Margaret Ellen Dorsey
Ethel-Jane Westfeldt Bunting Summer Scholar
Militarization on the Edge: Rights and Security on the US Mexican Border
The purpose of this project is to complete an ethnographic monograph on border security and rights based on two years of National Science Foundation-funded fieldwork. The book manuscript addresses how post-9/11 policies forced border residents into the middle of a national security and immigration dilemma. Specifically, Drs. Diaz-Barriga and Dorsey describe how Mexican American and Lipan Apache residents in south Texas have protested, supported, and, in some cases, negotiated the design and placement of the border wall with the Department of Homeland Security. Their work draws attention to the ways that claims to culture, sovereignty, and rights realign themselves in the face of increased securitization and surveillance. As such, this research contributes to an international discussion on the challenges minority groups encounter in asserting their civil and human rights at a time when states prioritize military solutions.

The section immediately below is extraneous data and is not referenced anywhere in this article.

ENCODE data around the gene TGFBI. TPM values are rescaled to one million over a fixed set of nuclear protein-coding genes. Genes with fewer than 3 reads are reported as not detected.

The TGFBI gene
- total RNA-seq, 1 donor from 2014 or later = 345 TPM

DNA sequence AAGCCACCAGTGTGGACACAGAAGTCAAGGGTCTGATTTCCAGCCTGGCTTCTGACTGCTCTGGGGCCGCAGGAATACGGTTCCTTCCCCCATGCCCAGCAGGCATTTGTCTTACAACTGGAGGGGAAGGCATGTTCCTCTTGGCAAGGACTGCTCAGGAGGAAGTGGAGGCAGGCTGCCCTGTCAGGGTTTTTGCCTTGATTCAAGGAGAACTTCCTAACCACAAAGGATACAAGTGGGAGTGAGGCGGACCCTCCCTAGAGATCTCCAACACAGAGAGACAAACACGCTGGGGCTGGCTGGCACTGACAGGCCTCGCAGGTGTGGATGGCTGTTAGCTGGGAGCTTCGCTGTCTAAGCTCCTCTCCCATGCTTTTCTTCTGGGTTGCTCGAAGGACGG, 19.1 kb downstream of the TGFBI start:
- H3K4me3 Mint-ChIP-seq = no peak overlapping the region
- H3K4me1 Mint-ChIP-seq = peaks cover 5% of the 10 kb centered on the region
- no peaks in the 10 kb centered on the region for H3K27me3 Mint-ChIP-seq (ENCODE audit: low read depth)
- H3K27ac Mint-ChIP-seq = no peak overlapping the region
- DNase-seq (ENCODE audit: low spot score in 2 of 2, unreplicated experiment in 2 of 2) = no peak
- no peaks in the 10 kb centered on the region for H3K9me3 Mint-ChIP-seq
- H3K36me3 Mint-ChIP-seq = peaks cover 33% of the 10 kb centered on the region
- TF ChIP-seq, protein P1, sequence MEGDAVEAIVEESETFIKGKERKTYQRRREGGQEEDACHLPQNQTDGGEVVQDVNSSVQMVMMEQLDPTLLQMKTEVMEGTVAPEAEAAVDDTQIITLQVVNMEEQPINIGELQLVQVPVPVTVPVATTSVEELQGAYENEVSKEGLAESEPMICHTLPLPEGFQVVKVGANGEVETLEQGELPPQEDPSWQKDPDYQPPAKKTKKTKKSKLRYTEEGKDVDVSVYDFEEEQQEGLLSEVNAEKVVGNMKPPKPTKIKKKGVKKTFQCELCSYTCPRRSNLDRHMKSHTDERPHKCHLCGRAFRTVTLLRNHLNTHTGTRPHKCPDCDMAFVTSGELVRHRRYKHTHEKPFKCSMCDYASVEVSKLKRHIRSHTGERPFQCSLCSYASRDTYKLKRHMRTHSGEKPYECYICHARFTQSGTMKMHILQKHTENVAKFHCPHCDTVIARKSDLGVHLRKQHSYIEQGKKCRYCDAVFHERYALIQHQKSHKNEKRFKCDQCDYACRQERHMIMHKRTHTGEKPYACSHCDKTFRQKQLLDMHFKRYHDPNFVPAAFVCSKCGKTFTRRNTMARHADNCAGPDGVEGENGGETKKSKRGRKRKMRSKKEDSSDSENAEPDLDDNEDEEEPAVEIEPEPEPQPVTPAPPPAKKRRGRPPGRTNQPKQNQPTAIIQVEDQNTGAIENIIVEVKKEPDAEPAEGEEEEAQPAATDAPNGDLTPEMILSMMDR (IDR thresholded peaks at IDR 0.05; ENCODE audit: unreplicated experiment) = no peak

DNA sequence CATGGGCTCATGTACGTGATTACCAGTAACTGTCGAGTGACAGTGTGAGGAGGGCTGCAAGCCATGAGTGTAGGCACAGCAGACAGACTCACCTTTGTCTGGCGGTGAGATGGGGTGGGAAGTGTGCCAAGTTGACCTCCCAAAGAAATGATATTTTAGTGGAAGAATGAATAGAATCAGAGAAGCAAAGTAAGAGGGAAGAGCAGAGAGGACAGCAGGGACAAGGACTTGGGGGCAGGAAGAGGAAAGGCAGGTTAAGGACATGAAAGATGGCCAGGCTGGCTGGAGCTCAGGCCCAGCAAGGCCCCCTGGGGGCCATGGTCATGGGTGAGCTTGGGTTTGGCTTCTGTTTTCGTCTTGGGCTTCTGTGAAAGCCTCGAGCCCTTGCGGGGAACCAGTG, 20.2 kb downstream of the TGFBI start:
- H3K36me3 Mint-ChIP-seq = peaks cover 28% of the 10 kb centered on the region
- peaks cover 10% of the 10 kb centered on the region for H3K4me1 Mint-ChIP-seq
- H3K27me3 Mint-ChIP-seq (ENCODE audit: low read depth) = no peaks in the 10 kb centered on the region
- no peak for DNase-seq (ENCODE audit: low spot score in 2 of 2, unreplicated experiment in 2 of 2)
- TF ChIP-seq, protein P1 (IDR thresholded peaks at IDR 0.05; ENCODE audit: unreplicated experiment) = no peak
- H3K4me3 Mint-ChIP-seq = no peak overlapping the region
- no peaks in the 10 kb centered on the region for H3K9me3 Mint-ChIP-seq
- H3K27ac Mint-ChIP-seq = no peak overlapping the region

Affiliation at time of award:
Associate Professor, Department of Anthropology, and Curator of the Border Studies Archive, University of Texas-Pan American, Edinburg, Texas